- Build a barrier
Dust mites are one of the most common allergens found in homes, according to Linda B. Ford, M.D., a spokesperson for the American Academy of Allergy, Asthma & Immunology. These microscopic creatures live in beds, carpets, pillows, and upholstered furniture, feeding on our dead skin cells. But it's their droppings that some people are allergic to. "Getting rid of dust mites completely is diffi cult, so you need to put a barrier between you and them," explains Goldsobel. Cover your mattress, box spring, comforter, and pillows with special allergy cases. They're woven in such a way that the dust-mite droppings can't get through. (Look for AllerCare products, $10 to $100; bedbathandbeyond.com.)
- Wash in hot water
A new Korean study showed that washing linens in 140°F water killed nearly all dust mites, whereas warm (104°F) or cold (86°F) water eliminated only 10 percent or less of them. For fabrics that can't tolerate hot water, use warm or cold, but you'll need three rinses to effectively remove the dust mites. And since strong scents can aggravate allergies, use a fragrancefree detergent like All Free Clear ($6; at grocery stores). Pop non machine-washable items-like a stuffed animal-into a Ziploc bag and leave in the freezer overnight. The lack of humidity kills mites.
- Make a clean sweep
Vacuum all floors weekly, especially carpets, which "are a reservoir of dust mites, mold, and animal dander," says Ford. HEPA (high-efficiency particulate air filter) vacuums trap particles and don't spew them back into the air. Also make sure your carpet cleaner contains tannic acid, a chemical that helps destroy dust mites.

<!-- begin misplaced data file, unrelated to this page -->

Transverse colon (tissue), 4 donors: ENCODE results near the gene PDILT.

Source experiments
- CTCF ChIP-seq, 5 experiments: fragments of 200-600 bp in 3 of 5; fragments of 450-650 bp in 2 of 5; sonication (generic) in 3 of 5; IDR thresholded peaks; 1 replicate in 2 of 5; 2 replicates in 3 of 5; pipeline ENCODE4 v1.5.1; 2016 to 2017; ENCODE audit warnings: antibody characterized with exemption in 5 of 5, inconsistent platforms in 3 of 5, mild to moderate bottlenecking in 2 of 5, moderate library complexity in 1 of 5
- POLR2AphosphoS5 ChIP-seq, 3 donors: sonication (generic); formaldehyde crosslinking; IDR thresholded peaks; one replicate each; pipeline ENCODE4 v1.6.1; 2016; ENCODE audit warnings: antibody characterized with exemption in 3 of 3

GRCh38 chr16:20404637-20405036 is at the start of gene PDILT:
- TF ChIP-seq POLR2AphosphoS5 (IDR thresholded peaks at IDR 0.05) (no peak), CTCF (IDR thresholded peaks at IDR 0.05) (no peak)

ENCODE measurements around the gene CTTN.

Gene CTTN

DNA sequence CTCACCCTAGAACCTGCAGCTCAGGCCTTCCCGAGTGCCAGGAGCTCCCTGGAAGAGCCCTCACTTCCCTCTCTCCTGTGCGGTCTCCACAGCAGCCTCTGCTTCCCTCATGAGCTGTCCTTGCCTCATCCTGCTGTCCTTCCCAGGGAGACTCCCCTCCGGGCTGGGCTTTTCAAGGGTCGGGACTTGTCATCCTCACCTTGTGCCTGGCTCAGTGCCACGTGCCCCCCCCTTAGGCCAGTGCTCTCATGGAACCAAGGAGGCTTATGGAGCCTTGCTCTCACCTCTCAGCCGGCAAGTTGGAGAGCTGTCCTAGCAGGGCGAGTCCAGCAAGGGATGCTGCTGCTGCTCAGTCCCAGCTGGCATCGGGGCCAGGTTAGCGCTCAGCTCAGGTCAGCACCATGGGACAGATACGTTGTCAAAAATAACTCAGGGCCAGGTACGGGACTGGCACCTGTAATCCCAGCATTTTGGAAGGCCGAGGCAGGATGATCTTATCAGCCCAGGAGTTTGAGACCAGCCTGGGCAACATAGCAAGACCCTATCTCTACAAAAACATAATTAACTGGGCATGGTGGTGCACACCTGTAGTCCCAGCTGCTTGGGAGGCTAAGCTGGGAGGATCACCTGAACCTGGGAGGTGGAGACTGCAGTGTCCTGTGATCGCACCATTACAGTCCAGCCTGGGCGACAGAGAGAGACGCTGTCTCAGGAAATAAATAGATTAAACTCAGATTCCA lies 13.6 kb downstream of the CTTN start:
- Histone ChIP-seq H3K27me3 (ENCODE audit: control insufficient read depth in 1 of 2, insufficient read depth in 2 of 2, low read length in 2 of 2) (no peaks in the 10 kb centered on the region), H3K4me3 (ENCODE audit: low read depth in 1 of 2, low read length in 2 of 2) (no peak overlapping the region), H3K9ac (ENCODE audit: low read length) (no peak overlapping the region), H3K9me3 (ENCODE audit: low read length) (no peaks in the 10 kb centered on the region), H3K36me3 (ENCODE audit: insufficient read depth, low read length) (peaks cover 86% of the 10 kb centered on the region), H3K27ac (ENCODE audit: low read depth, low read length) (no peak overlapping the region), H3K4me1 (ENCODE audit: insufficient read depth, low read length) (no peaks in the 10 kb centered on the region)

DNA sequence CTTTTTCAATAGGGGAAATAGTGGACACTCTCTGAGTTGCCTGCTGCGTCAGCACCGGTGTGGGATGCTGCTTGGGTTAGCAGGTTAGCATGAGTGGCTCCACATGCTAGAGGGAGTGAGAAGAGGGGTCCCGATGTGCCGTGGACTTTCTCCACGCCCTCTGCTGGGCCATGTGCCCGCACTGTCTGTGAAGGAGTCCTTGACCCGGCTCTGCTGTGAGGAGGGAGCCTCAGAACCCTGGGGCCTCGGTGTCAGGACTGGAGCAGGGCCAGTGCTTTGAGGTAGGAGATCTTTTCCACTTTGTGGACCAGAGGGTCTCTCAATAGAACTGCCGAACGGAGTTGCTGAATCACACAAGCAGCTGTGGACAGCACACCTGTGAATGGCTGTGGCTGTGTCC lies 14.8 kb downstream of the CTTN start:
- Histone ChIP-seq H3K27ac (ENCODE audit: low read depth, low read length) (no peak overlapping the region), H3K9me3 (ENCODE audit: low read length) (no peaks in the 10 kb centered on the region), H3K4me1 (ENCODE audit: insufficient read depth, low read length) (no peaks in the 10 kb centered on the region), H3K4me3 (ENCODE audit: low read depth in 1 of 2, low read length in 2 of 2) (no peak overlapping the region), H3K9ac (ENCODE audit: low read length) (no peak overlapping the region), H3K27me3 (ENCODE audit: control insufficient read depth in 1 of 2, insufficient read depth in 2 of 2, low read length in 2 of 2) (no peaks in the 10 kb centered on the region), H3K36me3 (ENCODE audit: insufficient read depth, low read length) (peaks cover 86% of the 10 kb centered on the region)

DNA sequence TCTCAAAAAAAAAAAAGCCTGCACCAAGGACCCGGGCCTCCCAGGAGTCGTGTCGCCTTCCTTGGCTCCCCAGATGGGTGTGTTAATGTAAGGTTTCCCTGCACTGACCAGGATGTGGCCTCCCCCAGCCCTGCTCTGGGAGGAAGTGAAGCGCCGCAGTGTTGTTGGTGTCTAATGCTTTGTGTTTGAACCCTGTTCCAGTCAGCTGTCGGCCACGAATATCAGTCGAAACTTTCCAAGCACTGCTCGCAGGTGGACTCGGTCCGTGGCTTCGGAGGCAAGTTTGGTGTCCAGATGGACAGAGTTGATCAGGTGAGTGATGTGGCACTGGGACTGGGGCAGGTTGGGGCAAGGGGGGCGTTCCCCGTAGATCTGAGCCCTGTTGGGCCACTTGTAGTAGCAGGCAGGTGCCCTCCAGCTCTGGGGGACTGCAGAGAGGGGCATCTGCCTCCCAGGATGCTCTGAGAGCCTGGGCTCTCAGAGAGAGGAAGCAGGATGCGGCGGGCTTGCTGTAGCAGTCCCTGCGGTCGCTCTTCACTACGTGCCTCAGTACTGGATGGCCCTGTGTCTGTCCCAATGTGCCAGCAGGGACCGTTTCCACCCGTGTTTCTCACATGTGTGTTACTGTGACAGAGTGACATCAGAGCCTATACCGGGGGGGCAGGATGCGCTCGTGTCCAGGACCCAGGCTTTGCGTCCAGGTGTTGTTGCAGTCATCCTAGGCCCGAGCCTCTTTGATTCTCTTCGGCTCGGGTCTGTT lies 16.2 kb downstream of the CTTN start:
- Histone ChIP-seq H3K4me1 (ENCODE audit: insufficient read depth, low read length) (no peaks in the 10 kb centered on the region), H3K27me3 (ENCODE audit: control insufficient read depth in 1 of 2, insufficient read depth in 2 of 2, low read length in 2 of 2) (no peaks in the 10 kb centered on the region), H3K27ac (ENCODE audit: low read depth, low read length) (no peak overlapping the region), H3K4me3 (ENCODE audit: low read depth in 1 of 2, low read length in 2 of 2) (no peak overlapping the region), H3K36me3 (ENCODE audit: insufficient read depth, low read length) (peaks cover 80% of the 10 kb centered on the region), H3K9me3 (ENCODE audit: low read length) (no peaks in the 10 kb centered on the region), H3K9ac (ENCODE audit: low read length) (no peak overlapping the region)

- Admire nature from afar
Tulips, daffodils, magnolias and hyacinths are beautiful signs of spring, but they're also sources of pollen and mold spores. If you take off your shoes each time you enter your house, you'll avoid tracking in any outdoor allergens.
- Manage your pets
When your dogs or cats come in after spending time outside, wipe down their fur so they don't carry in mold or pollen. "Plus, studies show that bathing pets at least twice a week can help decrease their dander," says Ford.
| Apr 23, 2009
When people start sniffling and sneezing, they assume they have a cold. But often they're actually allergic to dust mites, animal dander, or mold. "Indoor allergies are associated with the development of asthma, so it's important to identify and treat them appropriately," says Alan Goldsobel, clinical professor of allergies and immunology at Stanford University School of Medicine. To make your home a sniffle-free zone, you need to eliminate the allergens that have moved in. Try these five easy ways.